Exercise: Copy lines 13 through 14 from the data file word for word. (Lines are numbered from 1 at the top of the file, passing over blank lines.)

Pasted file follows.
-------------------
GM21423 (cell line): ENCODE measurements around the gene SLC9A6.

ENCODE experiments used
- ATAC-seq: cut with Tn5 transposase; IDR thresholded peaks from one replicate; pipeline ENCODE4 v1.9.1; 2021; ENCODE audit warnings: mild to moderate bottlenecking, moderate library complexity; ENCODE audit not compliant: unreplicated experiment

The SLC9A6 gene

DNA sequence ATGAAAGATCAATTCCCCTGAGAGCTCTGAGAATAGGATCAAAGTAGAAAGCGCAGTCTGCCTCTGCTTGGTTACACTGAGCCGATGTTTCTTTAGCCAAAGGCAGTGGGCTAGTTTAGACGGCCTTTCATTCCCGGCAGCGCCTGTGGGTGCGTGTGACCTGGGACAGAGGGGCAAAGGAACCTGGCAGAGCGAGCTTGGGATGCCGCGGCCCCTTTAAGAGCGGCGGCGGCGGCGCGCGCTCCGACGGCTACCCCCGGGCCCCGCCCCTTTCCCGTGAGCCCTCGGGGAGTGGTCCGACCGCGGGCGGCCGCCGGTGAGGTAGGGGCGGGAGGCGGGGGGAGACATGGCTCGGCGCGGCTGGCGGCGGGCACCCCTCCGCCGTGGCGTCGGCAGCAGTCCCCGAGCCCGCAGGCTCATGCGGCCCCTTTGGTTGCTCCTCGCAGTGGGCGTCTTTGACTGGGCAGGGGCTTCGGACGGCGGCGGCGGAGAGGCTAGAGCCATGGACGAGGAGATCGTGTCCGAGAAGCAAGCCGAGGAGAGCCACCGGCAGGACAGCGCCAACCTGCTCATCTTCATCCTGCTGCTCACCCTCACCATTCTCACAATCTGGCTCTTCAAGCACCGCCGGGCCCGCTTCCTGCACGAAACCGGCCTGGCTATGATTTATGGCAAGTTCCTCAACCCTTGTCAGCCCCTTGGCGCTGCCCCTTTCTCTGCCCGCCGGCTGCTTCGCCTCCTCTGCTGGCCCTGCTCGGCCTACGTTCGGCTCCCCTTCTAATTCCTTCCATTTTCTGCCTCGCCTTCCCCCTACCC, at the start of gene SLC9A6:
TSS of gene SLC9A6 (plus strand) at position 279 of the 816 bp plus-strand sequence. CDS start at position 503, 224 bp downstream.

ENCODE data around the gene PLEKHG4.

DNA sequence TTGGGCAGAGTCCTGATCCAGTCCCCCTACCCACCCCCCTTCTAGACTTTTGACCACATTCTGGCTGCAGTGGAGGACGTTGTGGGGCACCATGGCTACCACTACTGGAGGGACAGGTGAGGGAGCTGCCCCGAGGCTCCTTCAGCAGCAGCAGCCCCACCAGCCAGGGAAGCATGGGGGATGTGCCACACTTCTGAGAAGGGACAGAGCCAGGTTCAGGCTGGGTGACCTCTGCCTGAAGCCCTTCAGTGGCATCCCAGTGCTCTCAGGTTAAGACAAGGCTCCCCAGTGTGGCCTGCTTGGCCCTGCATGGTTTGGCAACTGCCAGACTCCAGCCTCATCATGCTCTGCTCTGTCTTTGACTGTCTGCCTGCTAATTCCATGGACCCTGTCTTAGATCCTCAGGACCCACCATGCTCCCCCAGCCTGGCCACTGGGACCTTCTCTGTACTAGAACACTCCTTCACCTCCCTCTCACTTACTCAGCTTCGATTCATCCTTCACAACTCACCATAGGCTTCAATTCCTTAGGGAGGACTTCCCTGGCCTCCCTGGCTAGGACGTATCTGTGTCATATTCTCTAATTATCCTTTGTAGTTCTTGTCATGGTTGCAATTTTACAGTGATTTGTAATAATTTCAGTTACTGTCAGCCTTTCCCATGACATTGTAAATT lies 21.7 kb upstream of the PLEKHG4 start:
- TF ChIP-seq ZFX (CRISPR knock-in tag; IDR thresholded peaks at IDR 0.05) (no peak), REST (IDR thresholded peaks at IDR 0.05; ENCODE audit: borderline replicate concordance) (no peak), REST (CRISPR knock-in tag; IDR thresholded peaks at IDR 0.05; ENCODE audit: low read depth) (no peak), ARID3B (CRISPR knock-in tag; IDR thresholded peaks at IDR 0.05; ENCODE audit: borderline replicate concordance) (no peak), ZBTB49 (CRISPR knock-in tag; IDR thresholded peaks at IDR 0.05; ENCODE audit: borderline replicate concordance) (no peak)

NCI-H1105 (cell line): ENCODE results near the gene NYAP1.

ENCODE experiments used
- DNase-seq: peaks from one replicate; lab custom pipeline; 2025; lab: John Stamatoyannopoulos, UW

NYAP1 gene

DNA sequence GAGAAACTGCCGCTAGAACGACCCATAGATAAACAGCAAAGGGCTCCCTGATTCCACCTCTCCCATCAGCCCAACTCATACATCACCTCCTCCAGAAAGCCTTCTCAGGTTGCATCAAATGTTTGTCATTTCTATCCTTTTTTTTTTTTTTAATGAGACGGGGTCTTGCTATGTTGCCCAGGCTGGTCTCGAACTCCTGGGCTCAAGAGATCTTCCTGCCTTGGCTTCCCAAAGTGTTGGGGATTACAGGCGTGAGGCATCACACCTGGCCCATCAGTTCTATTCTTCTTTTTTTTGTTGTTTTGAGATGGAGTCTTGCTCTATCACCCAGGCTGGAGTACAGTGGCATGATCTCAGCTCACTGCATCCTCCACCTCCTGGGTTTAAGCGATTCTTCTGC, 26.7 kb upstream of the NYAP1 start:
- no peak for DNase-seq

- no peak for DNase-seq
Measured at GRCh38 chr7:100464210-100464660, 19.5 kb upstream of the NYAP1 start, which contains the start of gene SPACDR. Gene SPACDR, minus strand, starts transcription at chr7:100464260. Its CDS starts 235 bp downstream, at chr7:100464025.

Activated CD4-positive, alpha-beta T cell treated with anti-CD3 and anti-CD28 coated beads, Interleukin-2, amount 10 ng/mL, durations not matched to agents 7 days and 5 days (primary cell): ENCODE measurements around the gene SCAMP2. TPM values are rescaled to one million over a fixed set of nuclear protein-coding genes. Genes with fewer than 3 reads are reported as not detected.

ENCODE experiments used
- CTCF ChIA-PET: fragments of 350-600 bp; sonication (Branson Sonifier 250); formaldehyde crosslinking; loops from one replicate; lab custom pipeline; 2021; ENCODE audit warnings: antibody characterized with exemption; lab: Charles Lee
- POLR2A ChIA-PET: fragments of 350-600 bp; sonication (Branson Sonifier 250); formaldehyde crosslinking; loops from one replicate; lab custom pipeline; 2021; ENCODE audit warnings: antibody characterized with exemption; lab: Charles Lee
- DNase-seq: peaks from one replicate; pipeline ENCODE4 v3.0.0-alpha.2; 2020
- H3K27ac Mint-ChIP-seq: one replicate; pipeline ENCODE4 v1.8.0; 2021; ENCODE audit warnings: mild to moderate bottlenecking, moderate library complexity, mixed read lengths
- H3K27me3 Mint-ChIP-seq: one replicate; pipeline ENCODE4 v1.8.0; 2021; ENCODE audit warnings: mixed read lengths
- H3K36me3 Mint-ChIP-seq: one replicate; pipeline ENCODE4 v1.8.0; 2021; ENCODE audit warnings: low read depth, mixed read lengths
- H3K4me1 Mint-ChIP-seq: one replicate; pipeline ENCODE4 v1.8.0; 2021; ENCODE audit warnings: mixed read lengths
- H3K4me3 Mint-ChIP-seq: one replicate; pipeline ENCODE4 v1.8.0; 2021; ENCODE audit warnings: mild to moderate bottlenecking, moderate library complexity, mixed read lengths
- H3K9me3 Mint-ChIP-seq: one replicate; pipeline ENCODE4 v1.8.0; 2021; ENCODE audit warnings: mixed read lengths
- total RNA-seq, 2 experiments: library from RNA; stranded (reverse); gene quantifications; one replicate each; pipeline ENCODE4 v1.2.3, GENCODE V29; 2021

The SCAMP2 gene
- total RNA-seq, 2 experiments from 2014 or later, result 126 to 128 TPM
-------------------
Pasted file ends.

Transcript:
NYAP1 gene

DNA sequence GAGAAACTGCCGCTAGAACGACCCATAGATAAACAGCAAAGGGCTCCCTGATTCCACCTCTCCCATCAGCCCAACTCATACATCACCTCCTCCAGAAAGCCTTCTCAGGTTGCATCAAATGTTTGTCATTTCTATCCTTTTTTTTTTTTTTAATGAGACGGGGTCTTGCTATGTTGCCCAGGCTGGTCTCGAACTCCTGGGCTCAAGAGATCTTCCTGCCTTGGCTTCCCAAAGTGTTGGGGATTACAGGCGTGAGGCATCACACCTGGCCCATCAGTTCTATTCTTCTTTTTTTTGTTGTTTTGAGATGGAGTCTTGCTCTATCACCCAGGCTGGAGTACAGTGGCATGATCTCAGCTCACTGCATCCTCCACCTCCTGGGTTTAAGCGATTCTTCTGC, 26.7 kb upstream of the NYAP1 start: